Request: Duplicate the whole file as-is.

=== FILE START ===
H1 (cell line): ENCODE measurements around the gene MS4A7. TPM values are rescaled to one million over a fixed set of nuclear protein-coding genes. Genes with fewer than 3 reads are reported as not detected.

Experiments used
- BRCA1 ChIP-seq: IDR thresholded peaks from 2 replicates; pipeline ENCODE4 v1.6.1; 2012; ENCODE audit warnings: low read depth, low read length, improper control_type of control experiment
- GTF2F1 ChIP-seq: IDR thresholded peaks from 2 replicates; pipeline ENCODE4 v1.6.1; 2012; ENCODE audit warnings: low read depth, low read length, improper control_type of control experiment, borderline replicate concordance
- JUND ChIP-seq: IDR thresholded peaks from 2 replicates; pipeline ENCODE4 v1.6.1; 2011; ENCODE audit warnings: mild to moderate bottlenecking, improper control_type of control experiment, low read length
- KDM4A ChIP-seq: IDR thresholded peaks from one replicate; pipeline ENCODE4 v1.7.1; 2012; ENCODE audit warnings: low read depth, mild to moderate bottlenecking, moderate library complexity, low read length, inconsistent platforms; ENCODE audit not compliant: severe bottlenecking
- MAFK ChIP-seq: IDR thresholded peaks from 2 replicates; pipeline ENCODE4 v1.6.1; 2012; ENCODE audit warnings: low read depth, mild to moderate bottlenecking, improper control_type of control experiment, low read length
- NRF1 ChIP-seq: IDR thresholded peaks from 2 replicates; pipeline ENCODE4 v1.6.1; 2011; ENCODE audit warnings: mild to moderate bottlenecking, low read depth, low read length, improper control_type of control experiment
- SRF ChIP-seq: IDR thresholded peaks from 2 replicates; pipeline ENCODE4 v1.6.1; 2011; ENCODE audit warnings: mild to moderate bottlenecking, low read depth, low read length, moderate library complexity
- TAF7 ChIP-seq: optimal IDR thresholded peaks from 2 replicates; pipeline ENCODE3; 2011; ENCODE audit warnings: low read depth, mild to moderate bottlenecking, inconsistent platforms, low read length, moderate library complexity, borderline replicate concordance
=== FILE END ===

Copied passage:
H1 (cell line): ENCODE measurements around the gene MS4A7. TPM values are rescaled to one million over a fixed set of nuclear protein-coding genes. Genes with fewer than 3 reads are reported as not detected.

Experiments used
- BRCA1 ChIP-seq: IDR thresholded peaks from 2 replicates; pipeline ENCODE4 v1.6.1; 2012; ENCODE audit warnings: low read depth, low read length, improper control_type of control experiment
- GTF2F1 ChIP-seq: IDR thresholded peaks from 2 replicates; pipeline ENCODE4 v1.6.1; 2012; ENCODE audit warnings: low read depth, low read length, improper control_type of control experiment, borderline replicate concordance
- JUND ChIP-seq: IDR thresholded peaks from 2 replicates; pipeline ENCODE4 v1.6.1; 2011; ENCODE audit warnings: mild to moderate bottlenecking, improper control_type of control experiment, low read length
- KDM4A ChIP-seq: IDR thresholded peaks from one replicate; pipeline ENCODE4 v1.7.1; 2012; ENCODE audit warnings: low read depth, mild to moderate bottlenecking, moderate library complexity, low read length, inconsistent platforms; ENCODE audit not compliant: severe bottlenecking
- MAFK ChIP-seq: IDR thresholded peaks from 2 replicates; pipeline ENCODE4 v1.6.1; 2012; ENCODE audit warnings: low read depth, mild to moderate bottlenecking, improper control_type of control experiment, low read length
- NRF1 ChIP-seq: IDR thresholded peaks from 2 replicates; pipeline ENCODE4 v1.6.1; 2011; ENCODE audit warnings: mild to moderate bottlenecking, low read depth, low read length, improper control_type of control experiment
- SRF ChIP-seq: IDR thresholded peaks from 2 replicates; pipeline ENCODE4 v1.6.1; 2011; ENCODE audit warnings: mild to moderate bottlenecking, low read depth, low read length, moderate library complexity
- TAF7 ChIP-seq: optimal IDR thresholded peaks from 2 replicates; pipeline ENCODE3; 2011; ENCODE audit warnings: low read depth, mild to moderate bottlenecking, inconsistent platforms, low read length, moderate library complexity, borderline replicate concordance